Margaritaville: The Cookbook

Filled with recipes that bring the flavor of island living and the spirit of Jim

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“Beyoncé is to my friends as Jimmy Buffett is to me,” Brooke Benson, a just-graduated college student, tells me in the shadow of a ten-foot-flip flop. Benson wasn’t allowed to attend concerts until she turned 16. For her birthday, her parents offered her either a Sweet 16 party or Buffett tickets. She chose the tickets.

Benson is one of the eight college kids attending the first annual Margaritaville College Ambassador Roundtable, a company-sponsored weekend retreat for Buffett’s most loyal junior fans. They (and I, full disclosure) got sent to Florida to talk about “Mr B” for three days straight and sleep on pillows that said “Changes in Latitude” on one side and “Changes in Attitude” on the other. I have almost a decade on these kids, and the first notes of Buffett’s empire-building song “Margaritaville” send even me less to Bermuda and more to flashbacks of drunk dads at my high school pool parties. But somehow, a bunch of teens ended up stanning for a song that came out in 1977. I travelled to Hollywood, Florida trying to figure out what these kids apparently don’t see in Carly Rae Jepsen. For the record, the big flip-flop in the hotel lobby that watches over us all may or may not be a Jeff Koons, but it’s attributed to an anonymous artist so that guests can assume for themselves that it is. Those are the kind of minute details that Margaritaville Holdings LLC has completely planned for.

Forty years after the release of “Margaritaville,” Jimmy Buffett still has Deadhead-style loyal fans. (Buffett’s crew call themselves Parrotheads, since you can spot them by the blinding light of their tropical clothing). As his original fans age and then check themselves intoMargaritaville-themed retirement homes, Buffett is building a millennial stronghold just like any other skilled business owner. Last year, the company launched its college ambassador program to harness youthful energy into a corporatized version of a street team. You know the business-speak phrase, win-win-win situation? These kids are that for Buffett.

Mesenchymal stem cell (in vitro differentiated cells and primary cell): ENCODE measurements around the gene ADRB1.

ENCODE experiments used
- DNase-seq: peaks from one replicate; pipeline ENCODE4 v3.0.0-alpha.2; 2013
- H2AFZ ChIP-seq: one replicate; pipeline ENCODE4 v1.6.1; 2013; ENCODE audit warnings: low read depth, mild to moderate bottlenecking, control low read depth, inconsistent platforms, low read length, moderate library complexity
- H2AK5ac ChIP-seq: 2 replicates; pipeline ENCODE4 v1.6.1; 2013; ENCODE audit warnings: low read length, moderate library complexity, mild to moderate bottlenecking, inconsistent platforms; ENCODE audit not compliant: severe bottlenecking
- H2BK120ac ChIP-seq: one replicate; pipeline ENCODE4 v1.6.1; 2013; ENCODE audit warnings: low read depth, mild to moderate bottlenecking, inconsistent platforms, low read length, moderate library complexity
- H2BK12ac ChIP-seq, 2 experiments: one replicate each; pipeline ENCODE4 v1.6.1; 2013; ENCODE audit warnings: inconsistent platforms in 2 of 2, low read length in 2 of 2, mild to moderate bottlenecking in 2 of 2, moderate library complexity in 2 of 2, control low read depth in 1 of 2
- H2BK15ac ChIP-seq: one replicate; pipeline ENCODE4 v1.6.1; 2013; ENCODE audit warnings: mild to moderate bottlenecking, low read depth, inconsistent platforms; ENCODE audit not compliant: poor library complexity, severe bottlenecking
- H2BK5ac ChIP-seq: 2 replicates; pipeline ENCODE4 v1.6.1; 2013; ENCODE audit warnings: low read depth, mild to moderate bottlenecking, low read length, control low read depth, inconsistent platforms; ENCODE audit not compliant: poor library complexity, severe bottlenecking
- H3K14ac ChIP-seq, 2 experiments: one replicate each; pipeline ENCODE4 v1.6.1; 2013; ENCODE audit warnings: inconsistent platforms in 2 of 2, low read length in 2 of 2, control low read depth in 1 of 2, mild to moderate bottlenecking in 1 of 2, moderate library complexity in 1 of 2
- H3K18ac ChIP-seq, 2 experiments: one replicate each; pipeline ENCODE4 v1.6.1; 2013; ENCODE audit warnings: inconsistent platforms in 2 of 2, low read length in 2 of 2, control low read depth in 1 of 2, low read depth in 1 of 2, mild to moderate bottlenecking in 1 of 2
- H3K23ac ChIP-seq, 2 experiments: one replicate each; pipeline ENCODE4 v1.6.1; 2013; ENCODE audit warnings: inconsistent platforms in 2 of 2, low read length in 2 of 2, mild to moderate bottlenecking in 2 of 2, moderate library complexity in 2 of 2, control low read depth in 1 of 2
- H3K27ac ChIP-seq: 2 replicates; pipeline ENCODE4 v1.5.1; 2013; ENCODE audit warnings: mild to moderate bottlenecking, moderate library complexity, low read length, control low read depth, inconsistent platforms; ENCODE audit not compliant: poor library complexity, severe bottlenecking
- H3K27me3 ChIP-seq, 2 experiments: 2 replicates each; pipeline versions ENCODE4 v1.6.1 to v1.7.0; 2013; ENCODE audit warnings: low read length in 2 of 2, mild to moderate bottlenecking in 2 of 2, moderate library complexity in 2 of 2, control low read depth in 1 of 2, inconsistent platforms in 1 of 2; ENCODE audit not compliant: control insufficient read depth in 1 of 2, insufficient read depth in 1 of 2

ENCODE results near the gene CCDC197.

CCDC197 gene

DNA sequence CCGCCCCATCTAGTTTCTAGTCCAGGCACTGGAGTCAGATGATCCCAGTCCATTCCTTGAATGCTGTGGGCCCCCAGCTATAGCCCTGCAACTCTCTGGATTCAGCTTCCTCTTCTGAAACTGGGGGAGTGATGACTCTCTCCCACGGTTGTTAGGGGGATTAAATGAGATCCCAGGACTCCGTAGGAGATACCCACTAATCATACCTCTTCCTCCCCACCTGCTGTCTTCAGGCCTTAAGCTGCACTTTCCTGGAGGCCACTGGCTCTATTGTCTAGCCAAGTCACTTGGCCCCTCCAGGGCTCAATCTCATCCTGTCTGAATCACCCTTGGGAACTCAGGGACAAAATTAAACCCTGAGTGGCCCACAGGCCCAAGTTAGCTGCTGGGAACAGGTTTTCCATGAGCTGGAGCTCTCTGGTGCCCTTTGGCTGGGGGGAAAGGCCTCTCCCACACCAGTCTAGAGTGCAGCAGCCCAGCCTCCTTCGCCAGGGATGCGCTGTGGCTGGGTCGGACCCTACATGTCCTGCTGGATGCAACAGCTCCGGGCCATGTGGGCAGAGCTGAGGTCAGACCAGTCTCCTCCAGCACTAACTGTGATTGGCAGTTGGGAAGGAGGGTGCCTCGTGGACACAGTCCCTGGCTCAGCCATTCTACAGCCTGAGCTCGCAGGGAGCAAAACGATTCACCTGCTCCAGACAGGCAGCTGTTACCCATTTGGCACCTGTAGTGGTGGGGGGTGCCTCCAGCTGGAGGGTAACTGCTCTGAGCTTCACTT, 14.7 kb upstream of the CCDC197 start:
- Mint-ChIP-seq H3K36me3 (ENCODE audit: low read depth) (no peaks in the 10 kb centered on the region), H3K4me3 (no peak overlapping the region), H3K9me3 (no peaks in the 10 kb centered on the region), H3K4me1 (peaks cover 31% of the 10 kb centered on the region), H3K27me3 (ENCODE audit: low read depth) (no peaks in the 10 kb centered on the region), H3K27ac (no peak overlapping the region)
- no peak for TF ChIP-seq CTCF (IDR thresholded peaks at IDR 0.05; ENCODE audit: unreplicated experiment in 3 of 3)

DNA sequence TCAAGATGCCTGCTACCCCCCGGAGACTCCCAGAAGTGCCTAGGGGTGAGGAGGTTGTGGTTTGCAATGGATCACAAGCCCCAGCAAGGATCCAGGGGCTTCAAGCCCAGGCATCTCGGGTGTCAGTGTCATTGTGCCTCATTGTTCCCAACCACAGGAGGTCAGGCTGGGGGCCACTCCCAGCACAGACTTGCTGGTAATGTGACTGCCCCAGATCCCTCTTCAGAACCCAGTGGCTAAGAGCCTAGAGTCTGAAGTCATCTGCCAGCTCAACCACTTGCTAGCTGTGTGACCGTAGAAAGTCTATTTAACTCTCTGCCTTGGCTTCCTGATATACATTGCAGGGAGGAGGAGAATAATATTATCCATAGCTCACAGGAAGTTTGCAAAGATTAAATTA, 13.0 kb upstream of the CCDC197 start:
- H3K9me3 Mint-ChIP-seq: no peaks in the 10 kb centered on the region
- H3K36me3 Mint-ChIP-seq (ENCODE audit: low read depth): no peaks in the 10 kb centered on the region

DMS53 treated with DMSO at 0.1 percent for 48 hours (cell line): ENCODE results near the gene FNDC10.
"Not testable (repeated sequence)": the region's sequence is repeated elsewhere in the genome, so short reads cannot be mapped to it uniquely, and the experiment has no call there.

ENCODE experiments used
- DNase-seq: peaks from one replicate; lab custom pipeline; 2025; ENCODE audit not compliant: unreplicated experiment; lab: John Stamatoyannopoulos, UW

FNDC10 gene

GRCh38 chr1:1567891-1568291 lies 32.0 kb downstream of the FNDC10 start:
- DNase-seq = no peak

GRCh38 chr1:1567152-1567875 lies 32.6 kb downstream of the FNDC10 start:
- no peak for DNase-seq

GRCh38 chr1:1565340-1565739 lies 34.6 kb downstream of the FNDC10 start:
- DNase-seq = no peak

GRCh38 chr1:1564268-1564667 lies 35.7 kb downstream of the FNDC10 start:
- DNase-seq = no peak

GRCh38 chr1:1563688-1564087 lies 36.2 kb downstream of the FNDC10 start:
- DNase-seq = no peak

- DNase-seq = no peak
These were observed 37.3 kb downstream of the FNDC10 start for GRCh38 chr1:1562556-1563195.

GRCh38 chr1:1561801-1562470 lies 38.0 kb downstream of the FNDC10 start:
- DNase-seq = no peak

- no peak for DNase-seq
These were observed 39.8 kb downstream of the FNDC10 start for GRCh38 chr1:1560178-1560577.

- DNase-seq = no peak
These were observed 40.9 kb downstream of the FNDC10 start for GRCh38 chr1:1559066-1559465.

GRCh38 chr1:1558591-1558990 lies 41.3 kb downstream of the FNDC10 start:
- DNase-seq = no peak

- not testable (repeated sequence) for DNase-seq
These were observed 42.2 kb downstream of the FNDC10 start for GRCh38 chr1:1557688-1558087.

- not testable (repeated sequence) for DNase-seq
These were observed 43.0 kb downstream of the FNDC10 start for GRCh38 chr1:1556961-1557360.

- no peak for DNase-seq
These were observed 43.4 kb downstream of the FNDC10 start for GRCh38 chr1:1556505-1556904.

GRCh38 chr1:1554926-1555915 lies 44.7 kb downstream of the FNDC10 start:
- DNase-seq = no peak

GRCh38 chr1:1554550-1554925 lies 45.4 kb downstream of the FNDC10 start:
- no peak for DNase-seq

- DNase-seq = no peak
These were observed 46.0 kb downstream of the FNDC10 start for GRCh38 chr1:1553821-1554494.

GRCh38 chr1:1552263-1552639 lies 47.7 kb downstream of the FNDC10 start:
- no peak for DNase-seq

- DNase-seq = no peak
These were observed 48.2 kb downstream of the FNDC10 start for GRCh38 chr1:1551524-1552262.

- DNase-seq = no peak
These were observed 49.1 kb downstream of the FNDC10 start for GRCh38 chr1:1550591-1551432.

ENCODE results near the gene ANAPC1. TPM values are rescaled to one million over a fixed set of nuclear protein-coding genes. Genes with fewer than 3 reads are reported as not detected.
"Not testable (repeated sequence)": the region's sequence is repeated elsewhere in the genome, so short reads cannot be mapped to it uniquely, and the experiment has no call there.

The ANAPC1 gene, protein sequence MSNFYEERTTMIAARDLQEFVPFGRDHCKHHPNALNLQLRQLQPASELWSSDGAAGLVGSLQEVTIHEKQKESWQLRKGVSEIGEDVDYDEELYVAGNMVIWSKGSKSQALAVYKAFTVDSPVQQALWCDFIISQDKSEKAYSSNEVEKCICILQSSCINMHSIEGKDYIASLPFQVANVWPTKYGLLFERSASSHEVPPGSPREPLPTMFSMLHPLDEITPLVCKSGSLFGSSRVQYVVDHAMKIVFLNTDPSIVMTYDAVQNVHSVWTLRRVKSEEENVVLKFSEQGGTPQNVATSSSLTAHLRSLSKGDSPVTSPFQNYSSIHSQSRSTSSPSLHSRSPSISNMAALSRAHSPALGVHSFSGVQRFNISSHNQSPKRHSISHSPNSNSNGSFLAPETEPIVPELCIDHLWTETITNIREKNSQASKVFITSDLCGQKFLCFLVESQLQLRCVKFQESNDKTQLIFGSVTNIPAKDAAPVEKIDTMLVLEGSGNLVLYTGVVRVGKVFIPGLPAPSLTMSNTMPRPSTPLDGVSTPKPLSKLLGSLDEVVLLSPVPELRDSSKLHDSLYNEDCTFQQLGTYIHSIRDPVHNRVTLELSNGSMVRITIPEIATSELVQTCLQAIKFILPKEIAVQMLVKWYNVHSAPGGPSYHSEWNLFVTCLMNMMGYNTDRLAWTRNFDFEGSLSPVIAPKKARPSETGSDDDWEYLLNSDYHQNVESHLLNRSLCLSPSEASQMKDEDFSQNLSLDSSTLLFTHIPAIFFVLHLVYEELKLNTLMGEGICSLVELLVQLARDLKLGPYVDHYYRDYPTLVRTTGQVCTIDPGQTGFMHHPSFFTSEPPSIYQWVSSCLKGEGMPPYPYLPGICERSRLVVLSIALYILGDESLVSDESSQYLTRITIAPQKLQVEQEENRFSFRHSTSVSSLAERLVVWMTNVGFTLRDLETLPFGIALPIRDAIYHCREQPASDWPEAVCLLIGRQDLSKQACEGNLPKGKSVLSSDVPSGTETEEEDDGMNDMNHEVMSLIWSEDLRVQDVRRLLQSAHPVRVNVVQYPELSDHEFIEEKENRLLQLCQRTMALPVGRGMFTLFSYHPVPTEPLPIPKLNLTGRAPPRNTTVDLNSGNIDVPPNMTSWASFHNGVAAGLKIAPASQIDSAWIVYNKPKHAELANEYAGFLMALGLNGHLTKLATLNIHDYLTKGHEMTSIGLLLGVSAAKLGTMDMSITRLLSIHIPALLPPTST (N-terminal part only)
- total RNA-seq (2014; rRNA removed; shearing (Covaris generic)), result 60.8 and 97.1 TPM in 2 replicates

The weekend is a combination focus group, job interview, and vacation for the chosen eight out of 150 junior brand reps. As reward for their two semesters of free promotion, a bunch of college kids who love Jimmy Buffett enough to take on an unpaid part-time job promoting his brand were invited to spend the weekend helping plot out Instagram stories, pose for photos, shop for “Five O’Clock Somewhere” shirts, design branded sweatpants, and lounge poolside at the Margaritaville Hollywood Beach Resort.

We’re at a Margaritaville-themed resort; I show up to our first group event in a bathing suit and shorts like the professional journalist I am. In my first hint that the next generation will save us all, the students are all shiny and dressed for success in Florida formalwear of Hawaiian shirts under blazers and bright teal dresses. They’re ready to take the morning’s challenge—a scavenger hunt for symbolic Buffett lyrics around the hotel—very, very seriously. There’s a dolphin trophy at stake. We’re technically following an impeccably prescribed itinerary, but at least everyone is doing it in floral print. That night, after a steak dinner at a restaurant with the buttoned-up name JWB (James William Buffett, obviously), the students are dismissed into the central Florida night with a homework assignment to come up with a logo for the group. You’ll be seeing a version of the winning design on sweatpants and hoodies at an airport gift shop near you very, very soon.